After stating all nine criteria, Hill reiterates that the medical community should not use exact rules or criteria to establish causal relationships. Hill's nine criteria provide guidelines for determining the strength of a possible causal relationship and help determine if any other explanation, besides a causal relationship, is probable.

Hill concludes his article with two final warnings. The first one is an acknowledgement of how much science relies on statistical tests of significance and how those do not always indicate if a theory is correct. Hill does not dismiss the technique, but he does say that interpretation of data does not rely on statistics and numbers alone. Even if statistical tests indicate a link between two variables is significant, Hill claims that the link could be too small to be of any practical use. In his next warning, Hill states that the medical community should have strong evidence before suggesting that the public should make a large change in their lives. However, even without much evidence, the medical community should not ignore any knowledge that suggests that such large changes are necessary to better the public's wellbeing.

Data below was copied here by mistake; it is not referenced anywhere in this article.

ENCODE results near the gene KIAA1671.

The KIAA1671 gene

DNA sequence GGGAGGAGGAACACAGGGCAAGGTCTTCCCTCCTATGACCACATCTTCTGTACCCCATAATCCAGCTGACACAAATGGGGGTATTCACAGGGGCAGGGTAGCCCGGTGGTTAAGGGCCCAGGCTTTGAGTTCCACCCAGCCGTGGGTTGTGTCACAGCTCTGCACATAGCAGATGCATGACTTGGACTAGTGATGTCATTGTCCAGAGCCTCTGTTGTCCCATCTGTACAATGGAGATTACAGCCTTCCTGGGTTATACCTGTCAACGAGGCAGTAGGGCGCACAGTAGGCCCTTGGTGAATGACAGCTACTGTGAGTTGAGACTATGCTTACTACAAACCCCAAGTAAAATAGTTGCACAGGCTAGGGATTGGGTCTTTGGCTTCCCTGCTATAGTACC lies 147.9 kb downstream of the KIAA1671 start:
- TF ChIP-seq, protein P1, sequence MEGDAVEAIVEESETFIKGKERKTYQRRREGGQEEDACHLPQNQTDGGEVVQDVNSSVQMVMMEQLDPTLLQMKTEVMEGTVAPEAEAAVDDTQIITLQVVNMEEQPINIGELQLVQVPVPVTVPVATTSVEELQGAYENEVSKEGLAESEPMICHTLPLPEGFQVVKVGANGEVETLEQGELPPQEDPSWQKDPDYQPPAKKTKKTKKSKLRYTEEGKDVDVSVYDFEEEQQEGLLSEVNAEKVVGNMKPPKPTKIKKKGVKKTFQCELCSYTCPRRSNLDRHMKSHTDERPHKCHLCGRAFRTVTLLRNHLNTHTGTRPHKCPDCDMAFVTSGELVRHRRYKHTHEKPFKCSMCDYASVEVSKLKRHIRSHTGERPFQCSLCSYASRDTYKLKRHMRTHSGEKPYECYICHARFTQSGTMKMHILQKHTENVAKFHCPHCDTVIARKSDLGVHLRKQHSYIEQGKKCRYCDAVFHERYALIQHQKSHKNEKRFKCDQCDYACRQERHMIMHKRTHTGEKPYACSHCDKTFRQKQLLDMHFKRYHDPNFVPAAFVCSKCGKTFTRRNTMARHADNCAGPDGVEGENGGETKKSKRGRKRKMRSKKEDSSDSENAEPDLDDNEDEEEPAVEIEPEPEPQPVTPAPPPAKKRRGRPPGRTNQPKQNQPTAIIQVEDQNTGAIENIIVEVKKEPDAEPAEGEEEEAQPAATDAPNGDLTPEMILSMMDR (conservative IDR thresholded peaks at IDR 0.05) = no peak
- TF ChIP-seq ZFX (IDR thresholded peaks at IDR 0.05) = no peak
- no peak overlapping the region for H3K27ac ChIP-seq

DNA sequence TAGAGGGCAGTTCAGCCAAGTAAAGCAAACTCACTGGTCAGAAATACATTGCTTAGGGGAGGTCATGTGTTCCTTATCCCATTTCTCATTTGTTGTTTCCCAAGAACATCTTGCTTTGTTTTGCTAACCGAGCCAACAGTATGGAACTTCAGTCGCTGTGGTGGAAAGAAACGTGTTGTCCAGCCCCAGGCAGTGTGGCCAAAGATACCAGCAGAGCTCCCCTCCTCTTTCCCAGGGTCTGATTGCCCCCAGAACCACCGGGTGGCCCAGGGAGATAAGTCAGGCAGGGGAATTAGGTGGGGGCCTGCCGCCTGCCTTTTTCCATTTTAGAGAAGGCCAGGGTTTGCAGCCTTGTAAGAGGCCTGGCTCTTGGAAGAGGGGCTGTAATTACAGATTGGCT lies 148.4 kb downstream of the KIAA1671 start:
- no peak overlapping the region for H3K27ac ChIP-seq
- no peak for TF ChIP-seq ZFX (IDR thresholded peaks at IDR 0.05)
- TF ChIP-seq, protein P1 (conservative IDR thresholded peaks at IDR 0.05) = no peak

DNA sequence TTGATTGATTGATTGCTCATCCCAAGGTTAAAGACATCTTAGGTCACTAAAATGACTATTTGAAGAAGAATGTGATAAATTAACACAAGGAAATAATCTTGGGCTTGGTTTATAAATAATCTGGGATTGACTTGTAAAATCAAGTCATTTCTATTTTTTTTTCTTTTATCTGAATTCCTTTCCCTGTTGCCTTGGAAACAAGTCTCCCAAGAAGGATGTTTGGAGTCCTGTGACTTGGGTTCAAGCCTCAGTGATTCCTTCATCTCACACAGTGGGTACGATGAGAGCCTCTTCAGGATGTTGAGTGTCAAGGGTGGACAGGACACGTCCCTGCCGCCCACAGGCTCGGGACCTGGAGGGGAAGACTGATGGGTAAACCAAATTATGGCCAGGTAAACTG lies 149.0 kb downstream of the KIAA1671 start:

Later researchers cited Hill's "Environment and Disease" over 6,000 times. Many of those researchers used the Bradford Hill criteria to determine the causal relationship between a factor and a disease, including reproductive cancers.


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  3. Doll, Richard, and Austin Bradford Hill. "Mortality in Relation to Smoking: Ten Years' Observations of British Doctors." British Medical Journal 1 (1964): 1399–410. http://www.ncbi.nlm.nih.gov/pmc/articles/PMC1814697/ (Accessed February 23, 2016).
  4. Hill, Austin Bradford. "The Environment and Disease: Association or Causation?." Proceedings of the Royal Society of Medicine 58 (1965): 295. http://www.ncbi.nlm.nih.gov/pmc/articles/PMC1898525/pdf/procrsmed00196-0010.pdf (Accessed February 23, 2016).
  5. Snow, John. On the Mode of Communication of Cholera. London: John Churchill, 1855. http://collections.nlm.nih.gov/ext/cholera/PDF/0050707.pdf (Accessed February 24, 2016).



Kevin M. Gleason

How to cite

Abboud, Carolina J., ""The Environment and Disease: Association or Causation?" (1965), by Austin Bradford Hill". Embryo Project Encyclopedia ( ). ISSN: 1940-5030 https://hdl.handle.net/10776/11456


Arizona State University. School of Life Sciences. Center for Biology and Society. Embryo Project Encyclopedia.